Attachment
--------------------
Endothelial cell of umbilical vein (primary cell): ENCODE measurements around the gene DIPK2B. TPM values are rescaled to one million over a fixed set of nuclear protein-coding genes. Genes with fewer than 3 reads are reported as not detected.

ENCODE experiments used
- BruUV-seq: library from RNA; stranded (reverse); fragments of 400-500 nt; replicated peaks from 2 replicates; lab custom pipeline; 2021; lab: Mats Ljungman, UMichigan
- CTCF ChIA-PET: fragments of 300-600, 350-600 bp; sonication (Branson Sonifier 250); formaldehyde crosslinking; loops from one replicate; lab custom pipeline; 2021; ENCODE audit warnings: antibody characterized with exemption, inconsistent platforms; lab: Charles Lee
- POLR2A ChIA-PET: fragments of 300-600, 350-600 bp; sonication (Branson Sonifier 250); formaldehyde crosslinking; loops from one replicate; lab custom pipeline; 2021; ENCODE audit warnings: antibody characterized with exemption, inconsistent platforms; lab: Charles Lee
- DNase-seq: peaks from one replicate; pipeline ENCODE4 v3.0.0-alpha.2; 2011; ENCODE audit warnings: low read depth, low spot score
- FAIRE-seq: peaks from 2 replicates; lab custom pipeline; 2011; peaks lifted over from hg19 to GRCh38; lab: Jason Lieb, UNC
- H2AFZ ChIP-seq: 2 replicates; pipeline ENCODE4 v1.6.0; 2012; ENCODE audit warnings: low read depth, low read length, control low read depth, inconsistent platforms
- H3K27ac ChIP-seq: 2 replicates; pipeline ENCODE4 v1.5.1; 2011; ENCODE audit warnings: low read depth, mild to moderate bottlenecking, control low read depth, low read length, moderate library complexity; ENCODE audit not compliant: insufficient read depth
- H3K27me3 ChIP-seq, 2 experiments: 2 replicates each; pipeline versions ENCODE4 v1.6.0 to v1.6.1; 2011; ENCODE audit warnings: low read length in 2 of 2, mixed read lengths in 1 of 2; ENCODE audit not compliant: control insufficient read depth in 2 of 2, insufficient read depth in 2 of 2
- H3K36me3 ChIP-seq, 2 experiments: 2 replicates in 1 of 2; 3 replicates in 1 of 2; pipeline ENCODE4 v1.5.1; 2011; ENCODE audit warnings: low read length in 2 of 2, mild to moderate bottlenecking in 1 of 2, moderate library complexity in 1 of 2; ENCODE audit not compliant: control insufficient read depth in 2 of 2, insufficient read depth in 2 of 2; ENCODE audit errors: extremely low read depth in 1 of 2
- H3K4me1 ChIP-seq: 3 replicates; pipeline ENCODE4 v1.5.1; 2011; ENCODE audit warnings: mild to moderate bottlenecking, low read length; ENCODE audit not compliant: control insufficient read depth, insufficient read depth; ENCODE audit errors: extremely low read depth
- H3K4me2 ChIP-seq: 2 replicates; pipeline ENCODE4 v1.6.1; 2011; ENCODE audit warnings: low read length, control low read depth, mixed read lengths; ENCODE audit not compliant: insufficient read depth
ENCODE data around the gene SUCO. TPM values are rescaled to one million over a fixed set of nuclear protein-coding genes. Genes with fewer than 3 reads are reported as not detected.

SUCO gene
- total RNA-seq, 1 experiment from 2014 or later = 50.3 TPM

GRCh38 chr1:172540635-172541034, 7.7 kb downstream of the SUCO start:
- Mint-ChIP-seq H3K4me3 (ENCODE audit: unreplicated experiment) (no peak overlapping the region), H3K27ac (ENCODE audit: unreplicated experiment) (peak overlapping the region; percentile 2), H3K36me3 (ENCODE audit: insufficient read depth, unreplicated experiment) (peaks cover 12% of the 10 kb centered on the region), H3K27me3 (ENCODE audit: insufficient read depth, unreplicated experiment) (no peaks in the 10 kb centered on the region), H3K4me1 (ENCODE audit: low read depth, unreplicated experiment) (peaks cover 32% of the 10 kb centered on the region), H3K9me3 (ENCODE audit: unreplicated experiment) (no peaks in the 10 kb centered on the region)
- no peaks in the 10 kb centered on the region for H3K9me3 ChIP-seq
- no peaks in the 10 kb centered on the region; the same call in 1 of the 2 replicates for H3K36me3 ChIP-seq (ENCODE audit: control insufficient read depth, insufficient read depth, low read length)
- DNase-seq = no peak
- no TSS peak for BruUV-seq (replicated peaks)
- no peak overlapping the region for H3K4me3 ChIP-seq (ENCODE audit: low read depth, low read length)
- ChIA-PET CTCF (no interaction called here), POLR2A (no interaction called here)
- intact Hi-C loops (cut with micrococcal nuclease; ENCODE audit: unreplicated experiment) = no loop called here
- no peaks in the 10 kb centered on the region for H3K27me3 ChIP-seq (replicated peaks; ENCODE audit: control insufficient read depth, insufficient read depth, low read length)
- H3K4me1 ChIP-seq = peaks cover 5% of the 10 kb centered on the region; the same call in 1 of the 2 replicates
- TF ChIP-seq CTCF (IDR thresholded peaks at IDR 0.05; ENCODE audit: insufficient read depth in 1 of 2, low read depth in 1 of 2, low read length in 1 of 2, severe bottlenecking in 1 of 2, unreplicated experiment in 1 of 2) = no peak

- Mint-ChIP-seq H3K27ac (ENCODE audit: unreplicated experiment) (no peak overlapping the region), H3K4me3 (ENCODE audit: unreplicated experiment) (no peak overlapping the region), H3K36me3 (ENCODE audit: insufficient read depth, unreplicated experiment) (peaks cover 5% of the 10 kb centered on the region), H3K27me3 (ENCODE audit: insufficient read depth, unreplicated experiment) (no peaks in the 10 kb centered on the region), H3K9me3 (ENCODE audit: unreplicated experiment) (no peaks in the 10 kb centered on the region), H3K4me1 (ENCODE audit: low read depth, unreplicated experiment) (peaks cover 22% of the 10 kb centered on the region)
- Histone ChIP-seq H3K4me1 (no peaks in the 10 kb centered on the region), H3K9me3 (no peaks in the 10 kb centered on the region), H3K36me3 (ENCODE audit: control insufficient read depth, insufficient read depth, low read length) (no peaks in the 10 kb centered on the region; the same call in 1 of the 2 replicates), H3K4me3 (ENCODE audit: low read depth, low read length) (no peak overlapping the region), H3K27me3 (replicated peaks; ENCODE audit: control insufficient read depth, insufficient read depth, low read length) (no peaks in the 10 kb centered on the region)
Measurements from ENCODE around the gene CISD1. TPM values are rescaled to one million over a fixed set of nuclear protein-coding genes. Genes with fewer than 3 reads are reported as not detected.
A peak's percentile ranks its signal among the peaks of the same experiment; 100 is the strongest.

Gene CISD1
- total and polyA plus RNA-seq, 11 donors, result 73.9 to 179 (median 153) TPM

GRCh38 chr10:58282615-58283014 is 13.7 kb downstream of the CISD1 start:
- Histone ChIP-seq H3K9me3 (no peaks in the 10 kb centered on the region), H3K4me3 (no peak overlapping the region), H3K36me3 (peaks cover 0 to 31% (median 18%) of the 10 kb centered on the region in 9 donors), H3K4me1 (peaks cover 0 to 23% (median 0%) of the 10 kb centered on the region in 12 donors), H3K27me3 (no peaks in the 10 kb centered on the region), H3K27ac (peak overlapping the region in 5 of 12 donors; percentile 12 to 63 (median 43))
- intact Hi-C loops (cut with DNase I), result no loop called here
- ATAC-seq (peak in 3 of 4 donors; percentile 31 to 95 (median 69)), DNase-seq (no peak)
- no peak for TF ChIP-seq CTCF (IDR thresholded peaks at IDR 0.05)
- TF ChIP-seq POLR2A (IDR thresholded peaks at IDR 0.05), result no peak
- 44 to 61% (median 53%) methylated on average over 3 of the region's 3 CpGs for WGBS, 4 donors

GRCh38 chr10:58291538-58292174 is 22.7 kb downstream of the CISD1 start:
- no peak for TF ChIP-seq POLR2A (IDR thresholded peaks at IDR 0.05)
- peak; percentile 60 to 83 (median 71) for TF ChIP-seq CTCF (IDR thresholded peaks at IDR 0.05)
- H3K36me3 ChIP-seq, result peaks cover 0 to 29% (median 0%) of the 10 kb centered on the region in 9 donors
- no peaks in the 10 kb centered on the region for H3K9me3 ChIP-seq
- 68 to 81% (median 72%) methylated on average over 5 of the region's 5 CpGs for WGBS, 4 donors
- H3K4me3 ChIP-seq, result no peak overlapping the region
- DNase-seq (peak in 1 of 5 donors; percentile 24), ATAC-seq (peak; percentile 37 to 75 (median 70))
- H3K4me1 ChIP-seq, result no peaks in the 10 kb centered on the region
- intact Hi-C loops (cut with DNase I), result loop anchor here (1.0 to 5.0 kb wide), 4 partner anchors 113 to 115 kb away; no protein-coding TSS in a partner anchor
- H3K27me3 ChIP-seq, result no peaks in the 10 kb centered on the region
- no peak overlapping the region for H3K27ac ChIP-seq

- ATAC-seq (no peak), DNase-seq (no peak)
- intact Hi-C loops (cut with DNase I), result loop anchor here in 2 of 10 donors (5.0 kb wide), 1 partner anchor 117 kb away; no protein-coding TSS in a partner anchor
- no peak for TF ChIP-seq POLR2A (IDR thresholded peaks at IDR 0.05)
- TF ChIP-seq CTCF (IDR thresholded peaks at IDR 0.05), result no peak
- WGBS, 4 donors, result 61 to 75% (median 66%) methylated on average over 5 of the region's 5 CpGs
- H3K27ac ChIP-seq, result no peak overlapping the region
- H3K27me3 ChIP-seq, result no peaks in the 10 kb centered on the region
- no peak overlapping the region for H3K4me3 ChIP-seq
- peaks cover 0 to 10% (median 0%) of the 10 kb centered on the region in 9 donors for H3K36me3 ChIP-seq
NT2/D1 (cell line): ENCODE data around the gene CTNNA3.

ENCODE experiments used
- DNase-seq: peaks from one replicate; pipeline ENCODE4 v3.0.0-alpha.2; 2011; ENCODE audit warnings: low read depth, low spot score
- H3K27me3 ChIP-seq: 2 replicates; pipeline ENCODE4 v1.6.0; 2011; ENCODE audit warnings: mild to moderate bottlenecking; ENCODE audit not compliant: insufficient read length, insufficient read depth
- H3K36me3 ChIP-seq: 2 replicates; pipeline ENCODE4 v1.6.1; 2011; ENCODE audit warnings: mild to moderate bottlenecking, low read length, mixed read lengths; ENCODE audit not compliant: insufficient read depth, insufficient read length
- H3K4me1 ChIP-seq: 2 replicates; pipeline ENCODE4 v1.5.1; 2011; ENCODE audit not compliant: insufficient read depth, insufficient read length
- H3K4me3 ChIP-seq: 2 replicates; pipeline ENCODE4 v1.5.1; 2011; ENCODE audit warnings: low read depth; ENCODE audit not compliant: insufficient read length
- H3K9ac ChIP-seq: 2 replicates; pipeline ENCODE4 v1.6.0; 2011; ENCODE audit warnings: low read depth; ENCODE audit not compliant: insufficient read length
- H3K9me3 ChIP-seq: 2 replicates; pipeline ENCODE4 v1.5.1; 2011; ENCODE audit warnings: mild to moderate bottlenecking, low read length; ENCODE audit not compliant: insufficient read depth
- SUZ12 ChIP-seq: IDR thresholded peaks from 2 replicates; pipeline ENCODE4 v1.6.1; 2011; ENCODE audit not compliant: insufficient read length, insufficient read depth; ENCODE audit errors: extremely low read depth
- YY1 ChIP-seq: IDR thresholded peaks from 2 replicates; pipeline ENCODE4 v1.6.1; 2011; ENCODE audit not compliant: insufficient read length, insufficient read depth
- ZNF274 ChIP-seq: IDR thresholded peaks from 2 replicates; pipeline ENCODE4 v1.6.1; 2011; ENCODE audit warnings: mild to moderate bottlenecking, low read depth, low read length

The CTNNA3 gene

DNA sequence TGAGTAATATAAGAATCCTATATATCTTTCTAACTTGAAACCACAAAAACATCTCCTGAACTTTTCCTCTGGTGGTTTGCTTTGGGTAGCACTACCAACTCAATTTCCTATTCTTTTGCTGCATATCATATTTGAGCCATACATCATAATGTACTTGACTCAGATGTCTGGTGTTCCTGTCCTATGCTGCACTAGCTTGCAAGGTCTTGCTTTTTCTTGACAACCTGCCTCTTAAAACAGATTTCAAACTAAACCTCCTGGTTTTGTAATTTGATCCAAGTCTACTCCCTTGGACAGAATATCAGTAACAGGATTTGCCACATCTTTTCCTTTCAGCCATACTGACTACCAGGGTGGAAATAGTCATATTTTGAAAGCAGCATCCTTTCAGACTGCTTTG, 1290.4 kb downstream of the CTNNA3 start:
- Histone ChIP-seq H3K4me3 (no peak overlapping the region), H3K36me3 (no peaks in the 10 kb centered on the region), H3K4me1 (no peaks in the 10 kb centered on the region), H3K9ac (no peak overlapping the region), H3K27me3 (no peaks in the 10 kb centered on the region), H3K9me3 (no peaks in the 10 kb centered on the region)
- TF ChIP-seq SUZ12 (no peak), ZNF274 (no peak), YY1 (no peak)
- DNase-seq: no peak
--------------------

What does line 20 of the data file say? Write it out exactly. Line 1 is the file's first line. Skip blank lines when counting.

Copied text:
- no peaks in the 10 kb centered on the region; the same call in 1 of the 2 replicates for H3K36me3 ChIP-seq (ENCODE audit: control insufficient read depth, insufficient read depth, low read length)